Thursday, 19 August 2010

Women Chain Makers Strike

Wednesday 19 October 1910 marked the end of a nine week strike that involved around 1000 women chain makers living in the area immediately around Cradley Heath who refused to work until they all received the newly-agreed minimum rate of 2½d an hour. Small chain making was the first industry to obtain minimum wage legislation, and local people, rightly, look back on the part they played in this campaign with pride.

Thanks to the arrival of Pathé news in June 1910, the scandal of the women’s sweated labour attracted world-wide interest and sympathy from influential people who gave their support to the cause.

The meeting where the dispute ended was held in the schoolroom of Grainger’s Lane Primitive Methodist Church, the same place where it had begun on 22 August, when the formidable Mary Macarthur of the National Federation of Women Workers inspired the women to stand up for their rights. It was from these same premises that the women received their strike pay, and there that they held a mammoth tea-party with bread supplied by well-wishers. Sadly that building was demolished in 2007, after its congregation had re-located to Overend Methodist Mission. The leadership of the church in 1910 included people from all sections in the dispute, and some of their descendants are members at Overend today.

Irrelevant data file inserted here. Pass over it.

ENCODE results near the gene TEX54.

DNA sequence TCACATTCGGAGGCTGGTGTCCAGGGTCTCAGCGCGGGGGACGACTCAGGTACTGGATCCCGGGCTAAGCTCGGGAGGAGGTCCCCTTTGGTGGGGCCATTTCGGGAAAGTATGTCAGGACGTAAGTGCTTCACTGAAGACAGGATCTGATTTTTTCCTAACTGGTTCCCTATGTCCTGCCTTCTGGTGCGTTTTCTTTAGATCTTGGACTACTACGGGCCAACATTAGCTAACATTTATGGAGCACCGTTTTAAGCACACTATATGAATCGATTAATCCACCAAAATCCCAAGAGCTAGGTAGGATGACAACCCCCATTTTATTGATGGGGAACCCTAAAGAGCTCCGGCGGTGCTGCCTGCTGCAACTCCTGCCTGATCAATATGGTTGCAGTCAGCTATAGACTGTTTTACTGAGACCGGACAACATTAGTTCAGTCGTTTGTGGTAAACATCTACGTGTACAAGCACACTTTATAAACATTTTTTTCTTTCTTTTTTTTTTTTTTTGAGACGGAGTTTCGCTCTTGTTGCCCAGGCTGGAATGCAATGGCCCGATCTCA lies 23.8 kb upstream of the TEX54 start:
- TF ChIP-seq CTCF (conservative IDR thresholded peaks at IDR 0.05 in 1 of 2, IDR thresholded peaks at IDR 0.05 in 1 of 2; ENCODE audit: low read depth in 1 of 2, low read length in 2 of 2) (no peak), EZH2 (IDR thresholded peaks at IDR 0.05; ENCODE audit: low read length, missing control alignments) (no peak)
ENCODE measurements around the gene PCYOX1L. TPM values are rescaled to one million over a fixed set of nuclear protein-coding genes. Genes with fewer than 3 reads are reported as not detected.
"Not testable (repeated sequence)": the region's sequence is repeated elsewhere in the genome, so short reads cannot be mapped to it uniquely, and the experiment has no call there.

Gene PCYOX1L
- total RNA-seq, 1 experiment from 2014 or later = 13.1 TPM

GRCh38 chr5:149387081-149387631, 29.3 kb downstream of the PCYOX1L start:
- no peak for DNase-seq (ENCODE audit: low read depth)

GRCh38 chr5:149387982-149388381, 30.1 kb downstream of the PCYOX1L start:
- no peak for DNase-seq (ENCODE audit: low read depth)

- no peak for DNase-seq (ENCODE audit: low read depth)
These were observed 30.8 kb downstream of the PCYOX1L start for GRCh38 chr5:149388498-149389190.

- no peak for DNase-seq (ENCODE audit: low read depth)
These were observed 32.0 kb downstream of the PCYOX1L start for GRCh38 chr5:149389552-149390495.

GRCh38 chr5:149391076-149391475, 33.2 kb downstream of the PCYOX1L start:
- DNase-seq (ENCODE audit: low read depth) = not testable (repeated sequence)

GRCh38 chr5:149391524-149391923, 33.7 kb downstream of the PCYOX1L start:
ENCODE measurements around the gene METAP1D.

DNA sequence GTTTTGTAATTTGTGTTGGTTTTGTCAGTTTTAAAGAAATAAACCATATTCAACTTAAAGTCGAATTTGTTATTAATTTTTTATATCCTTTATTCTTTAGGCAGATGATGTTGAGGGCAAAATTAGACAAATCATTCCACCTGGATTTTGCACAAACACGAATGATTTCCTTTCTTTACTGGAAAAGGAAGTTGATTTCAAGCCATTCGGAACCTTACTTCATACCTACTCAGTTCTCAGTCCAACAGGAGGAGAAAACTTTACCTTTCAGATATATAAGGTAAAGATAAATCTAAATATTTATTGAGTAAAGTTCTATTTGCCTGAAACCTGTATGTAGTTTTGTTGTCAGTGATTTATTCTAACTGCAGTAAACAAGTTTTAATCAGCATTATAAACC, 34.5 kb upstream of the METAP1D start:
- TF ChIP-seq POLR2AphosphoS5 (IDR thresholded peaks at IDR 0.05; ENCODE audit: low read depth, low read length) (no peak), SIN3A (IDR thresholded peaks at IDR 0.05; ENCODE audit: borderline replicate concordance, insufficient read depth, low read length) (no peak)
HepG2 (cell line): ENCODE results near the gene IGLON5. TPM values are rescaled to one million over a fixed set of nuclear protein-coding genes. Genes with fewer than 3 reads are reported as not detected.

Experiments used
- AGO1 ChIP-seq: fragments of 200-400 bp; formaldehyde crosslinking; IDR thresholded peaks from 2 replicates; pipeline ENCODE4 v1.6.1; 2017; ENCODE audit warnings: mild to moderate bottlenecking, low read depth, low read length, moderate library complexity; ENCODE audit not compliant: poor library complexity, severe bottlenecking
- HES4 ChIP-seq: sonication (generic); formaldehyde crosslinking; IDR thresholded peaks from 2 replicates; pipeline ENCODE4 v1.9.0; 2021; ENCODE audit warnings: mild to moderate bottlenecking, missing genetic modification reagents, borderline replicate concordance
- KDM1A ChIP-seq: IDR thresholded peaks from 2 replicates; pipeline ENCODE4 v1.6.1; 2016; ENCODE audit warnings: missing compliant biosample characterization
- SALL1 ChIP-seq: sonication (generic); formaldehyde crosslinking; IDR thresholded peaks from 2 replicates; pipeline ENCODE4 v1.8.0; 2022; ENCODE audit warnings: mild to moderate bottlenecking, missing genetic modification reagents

It seemed highly appropriate to commemorate the centenary of this event locally and so a celebration service is being held at Overend Church, Banner’s Lane, Cradley on Sunday 17 October at 6.00 pm. All are welcome to attend. Further details from Margaret Bradley 01384 567274.

No comments:

Post a Comment